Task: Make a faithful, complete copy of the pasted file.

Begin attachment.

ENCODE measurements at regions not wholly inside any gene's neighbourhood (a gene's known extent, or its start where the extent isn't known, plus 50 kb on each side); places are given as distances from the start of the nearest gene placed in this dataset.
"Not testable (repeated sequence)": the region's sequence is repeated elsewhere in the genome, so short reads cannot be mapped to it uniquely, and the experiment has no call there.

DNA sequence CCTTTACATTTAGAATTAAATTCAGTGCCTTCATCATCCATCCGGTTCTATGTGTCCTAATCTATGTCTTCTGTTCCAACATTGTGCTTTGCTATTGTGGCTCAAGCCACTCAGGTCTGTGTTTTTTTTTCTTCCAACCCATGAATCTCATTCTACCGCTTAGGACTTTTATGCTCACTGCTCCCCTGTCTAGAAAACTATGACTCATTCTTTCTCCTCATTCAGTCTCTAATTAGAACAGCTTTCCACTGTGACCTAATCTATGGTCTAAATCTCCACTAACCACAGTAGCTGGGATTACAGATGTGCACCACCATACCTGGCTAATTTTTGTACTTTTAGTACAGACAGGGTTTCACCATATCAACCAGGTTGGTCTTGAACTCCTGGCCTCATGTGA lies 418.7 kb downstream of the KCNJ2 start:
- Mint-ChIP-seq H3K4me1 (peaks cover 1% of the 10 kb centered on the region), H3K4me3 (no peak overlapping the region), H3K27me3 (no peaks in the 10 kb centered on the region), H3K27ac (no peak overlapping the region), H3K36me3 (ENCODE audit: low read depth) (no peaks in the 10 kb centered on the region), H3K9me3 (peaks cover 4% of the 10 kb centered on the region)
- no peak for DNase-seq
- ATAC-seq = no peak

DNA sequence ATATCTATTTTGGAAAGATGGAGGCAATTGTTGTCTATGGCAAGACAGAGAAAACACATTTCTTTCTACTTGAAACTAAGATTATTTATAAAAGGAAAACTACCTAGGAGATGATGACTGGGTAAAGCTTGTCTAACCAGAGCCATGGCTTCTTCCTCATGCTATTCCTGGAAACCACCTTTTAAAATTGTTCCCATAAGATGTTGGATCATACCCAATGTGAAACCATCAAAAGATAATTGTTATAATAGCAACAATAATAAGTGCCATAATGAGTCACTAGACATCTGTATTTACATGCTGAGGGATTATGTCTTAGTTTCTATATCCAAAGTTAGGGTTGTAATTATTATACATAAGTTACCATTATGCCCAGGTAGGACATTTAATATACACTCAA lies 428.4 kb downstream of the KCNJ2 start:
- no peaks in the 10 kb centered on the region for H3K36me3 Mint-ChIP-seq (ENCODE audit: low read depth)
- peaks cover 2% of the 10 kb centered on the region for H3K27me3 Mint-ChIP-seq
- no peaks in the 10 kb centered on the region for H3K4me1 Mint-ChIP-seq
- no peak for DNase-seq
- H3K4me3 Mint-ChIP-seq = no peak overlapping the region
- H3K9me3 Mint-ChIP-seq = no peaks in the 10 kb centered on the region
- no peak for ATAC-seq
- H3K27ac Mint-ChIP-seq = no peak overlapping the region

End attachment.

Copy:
ENCODE measurements at regions not wholly inside any gene's neighbourhood (a gene's known extent, or its start where the extent isn't known, plus 50 kb on each side); places are given as distances from the start of the nearest gene placed in this dataset.
"Not testable (repeated sequence)": the region's sequence is repeated elsewhere in the genome, so short reads cannot be mapped to it uniquely, and the experiment has no call there.

DNA sequence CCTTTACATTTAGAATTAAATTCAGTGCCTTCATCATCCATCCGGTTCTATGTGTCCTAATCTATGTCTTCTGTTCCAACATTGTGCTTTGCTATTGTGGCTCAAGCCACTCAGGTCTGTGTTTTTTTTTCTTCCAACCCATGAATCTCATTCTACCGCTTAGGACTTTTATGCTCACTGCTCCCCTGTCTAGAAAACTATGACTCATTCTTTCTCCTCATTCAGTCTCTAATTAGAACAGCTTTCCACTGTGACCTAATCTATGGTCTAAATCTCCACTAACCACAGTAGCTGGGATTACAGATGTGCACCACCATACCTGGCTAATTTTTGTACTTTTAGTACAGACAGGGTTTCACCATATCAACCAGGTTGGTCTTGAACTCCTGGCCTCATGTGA lies 418.7 kb downstream of the KCNJ2 start:
- Mint-ChIP-seq H3K4me1 (peaks cover 1% of the 10 kb centered on the region), H3K4me3 (no peak overlapping the region), H3K27me3 (no peaks in the 10 kb centered on the region), H3K27ac (no peak overlapping the region), H3K36me3 (ENCODE audit: low read depth) (no peaks in the 10 kb centered on the region), H3K9me3 (peaks cover 4% of the 10 kb centered on the region)
- no peak for DNase-seq
- ATAC-seq = no peak

DNA sequence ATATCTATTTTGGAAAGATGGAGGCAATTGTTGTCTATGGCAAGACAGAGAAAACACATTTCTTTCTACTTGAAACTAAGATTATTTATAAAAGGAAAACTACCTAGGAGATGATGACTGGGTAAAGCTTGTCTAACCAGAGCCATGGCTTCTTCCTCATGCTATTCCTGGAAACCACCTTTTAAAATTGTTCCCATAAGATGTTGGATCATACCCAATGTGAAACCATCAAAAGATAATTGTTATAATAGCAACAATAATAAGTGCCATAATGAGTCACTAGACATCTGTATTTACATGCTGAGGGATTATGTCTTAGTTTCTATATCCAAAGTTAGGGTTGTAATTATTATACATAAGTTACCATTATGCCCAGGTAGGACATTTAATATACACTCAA lies 428.4 kb downstream of the KCNJ2 start:
- no peaks in the 10 kb centered on the region for H3K36me3 Mint-ChIP-seq (ENCODE audit: low read depth)
- peaks cover 2% of the 10 kb centered on the region for H3K27me3 Mint-ChIP-seq
- no peaks in the 10 kb centered on the region for H3K4me1 Mint-ChIP-seq
- no peak for DNase-seq
- H3K4me3 Mint-ChIP-seq = no peak overlapping the region
- H3K9me3 Mint-ChIP-seq = no peaks in the 10 kb centered on the region
- no peak for ATAC-seq
- H3K27ac Mint-ChIP-seq = no peak overlapping the region